With 2009's The Magicians, Lev Grossman introduced readers to the dazzlingly imaginative wizarding world of Brakebills Academy, its angsty, college-aged students, and a premise that asked, "What if finding out you could do magic didn't fix anything that was wrong with your life? What if it made it worse?" More like the books of Bret Easton Ellis than J.K. Rowling, it's an amazing feat of storytelling that simultaneously manages to be the most magically exciting and horrifically depressing story you've ever read.
The Magician King picks up where The Magicians left off, and is even better than its predecessor. Brakebills graduate Quentin and his friends are the rulers of Fillory, a magical world that pays serious homage to Narnia - right down to having a series of beloved children's books written about it, and an Aslan-inspired character named Ember, an annoyingly cryptic ram who also happens to be Fillory's god.
Despite reigning in peace and luxury over the idyllic fantasy world he read about as a child, Quentin has the nerve to become bored, and longs for a good old-fashioned heroic quest. He finds his adventure readily enough, but almost immediately realizes that the stakes are much higher than he imagined.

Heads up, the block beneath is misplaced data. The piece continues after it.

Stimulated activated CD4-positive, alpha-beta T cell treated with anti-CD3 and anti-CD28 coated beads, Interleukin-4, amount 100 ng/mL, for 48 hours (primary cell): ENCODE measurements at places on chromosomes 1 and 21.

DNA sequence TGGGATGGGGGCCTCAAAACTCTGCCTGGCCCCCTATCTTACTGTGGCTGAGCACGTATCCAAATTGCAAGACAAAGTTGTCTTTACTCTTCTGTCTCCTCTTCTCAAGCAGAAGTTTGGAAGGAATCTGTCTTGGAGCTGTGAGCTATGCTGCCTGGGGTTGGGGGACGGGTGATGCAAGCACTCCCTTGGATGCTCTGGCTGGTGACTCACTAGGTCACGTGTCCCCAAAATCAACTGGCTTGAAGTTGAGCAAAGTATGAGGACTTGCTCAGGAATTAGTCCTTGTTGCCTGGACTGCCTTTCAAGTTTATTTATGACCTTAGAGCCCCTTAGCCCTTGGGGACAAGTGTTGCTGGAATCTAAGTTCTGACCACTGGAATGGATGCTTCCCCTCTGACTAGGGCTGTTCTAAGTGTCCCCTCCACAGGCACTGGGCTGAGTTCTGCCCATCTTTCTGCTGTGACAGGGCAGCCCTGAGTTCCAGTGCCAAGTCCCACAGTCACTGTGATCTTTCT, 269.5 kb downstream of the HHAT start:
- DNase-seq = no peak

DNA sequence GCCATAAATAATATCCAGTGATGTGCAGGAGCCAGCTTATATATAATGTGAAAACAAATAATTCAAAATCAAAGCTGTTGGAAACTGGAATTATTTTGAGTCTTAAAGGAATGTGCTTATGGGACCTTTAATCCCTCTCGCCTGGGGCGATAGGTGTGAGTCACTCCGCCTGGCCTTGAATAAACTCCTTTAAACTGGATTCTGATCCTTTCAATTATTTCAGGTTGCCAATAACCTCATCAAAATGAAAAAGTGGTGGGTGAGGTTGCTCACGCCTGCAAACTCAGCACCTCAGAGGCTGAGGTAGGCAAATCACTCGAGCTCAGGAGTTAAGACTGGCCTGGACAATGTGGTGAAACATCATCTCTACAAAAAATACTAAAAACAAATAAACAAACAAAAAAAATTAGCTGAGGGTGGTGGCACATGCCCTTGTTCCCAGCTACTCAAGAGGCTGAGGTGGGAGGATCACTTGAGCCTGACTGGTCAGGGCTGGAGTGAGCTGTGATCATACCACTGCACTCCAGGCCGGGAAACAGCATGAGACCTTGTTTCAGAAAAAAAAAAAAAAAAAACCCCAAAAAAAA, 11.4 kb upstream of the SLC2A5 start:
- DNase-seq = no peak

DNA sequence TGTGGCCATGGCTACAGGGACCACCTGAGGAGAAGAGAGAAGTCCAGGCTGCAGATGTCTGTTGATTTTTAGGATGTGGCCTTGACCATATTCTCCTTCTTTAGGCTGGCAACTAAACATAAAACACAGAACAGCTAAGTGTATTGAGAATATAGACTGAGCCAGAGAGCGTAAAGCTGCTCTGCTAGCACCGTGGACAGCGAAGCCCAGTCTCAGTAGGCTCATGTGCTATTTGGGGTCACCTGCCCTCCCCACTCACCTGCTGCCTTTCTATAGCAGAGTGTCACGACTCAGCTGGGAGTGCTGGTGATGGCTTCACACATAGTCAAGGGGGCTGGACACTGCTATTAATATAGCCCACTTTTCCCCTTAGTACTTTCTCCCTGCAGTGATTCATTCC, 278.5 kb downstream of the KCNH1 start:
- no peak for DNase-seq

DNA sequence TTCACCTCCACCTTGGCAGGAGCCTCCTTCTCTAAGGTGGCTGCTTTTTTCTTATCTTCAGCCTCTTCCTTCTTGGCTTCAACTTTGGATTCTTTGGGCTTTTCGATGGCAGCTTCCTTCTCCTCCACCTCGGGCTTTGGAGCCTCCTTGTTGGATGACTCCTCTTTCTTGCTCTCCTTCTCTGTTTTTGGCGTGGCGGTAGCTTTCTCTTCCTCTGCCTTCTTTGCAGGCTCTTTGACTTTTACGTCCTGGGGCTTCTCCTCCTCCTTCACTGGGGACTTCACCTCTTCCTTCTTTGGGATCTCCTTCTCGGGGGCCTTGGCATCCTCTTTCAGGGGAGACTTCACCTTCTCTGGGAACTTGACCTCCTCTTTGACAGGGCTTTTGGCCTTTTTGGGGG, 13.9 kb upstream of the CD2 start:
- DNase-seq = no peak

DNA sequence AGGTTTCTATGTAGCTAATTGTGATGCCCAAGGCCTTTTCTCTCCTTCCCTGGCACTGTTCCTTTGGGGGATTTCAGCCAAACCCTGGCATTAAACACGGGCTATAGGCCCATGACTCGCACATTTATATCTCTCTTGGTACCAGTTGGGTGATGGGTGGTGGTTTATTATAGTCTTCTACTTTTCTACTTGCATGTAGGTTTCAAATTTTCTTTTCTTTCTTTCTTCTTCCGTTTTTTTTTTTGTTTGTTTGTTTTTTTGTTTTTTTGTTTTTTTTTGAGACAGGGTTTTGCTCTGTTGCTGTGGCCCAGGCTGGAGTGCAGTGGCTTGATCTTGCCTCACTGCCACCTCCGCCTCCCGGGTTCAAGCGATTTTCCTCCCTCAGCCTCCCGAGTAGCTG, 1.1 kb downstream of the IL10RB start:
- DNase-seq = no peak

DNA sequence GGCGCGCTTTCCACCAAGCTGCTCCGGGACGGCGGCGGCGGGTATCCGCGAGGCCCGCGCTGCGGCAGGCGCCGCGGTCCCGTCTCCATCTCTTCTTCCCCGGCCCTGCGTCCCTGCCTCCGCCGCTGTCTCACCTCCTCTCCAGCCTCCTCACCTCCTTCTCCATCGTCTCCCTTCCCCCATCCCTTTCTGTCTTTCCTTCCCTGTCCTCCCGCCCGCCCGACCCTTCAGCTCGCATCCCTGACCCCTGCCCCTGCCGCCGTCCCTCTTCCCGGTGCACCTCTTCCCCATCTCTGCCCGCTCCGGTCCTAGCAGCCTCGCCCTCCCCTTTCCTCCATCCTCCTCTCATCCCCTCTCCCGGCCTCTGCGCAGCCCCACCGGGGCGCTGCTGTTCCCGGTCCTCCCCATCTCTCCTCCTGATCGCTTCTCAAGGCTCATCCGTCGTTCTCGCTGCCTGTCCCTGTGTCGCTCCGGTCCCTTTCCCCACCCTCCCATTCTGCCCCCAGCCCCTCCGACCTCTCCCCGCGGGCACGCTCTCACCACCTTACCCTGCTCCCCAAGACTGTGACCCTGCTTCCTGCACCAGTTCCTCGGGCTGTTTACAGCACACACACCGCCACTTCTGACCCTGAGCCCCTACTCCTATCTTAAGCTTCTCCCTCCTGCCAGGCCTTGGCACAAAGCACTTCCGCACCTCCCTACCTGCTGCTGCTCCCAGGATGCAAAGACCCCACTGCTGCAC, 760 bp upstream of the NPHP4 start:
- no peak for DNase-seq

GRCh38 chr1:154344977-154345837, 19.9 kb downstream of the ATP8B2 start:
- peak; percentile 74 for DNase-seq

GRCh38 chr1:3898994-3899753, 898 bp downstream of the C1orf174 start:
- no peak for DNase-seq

Quentin isn't alone on his quest, however. Julia - his friend, Brakebills Academy reject, and a fellow ruler of Fillory - joins him. In alternating chapters, Grossman takes us on Quentin's quest, and also fills in Julia's mysterious back story. We learn how she studied magic not in the relative safety of Brakebills, but through hodgepodge collectives of self-taught charlatans and posers, sketchy hedge witches, and misfit geniuses. A minor character in The Magicians, Julia takes center stage here, and positively steals the show.
If The Magicians was about how magic won't fix your life, The Magician King is about how it's worth fighting for anyway. And, of course, it's no great intuitive leap for a reader to substitute any number of beliefs, passions, and pursuits for "magic."
Should you harbor suspicions that magical worlds and talking dragons do not exactly make for age-appropriate reading material, cast them aside. No less a personage than C.S. Lewis once wrote, "The only imaginative works we ought to grow out of are those which it would have been better not to have read at all." And being too grown-up for talking dragons would be a very poor reason to deprive yourself of the pleasure of reading Grossman's books.